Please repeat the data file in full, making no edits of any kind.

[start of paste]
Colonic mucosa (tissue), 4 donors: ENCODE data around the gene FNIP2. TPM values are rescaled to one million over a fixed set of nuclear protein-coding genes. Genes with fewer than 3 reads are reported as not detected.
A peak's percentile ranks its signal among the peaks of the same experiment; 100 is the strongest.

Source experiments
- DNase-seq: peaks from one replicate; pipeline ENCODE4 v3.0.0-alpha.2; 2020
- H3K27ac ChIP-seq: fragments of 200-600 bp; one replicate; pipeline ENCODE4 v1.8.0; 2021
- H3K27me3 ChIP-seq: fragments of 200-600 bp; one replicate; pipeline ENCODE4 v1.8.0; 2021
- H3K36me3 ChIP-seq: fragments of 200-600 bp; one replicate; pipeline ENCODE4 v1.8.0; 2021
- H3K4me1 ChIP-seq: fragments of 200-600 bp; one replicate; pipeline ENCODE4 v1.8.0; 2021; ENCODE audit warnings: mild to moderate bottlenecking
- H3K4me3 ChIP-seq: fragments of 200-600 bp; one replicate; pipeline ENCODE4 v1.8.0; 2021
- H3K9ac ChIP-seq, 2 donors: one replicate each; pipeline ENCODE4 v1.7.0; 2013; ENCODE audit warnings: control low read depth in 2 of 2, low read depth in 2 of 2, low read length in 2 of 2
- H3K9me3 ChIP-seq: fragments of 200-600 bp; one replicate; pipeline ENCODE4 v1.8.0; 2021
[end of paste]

Colonic mucosa (tissue), 4 donors: ENCODE data around the gene FNIP2. TPM values are rescaled to one million over a fixed set of nuclear protein-coding genes. Genes with fewer than 3 reads are reported as not detected.
A peak's percentile ranks its signal among the peaks of the same experiment; 100 is the strongest.

Source experiments
- DNase-seq: peaks from one replicate; pipeline ENCODE4 v3.0.0-alpha.2; 2020
- H3K27ac ChIP-seq: fragments of 200-600 bp; one replicate; pipeline ENCODE4 v1.8.0; 2021
- H3K27me3 ChIP-seq: fragments of 200-600 bp; one replicate; pipeline ENCODE4 v1.8.0; 2021
- H3K36me3 ChIP-seq: fragments of 200-600 bp; one replicate; pipeline ENCODE4 v1.8.0; 2021
- H3K4me1 ChIP-seq: fragments of 200-600 bp; one replicate; pipeline ENCODE4 v1.8.0; 2021; ENCODE audit warnings: mild to moderate bottlenecking
- H3K4me3 ChIP-seq: fragments of 200-600 bp; one replicate; pipeline ENCODE4 v1.8.0; 2021
- H3K9ac ChIP-seq, 2 donors: one replicate each; pipeline ENCODE4 v1.7.0; 2013; ENCODE audit warnings: control low read depth in 2 of 2, low read depth in 2 of 2, low read length in 2 of 2
- H3K9me3 ChIP-seq: fragments of 200-600 bp; one replicate; pipeline ENCODE4 v1.8.0; 2021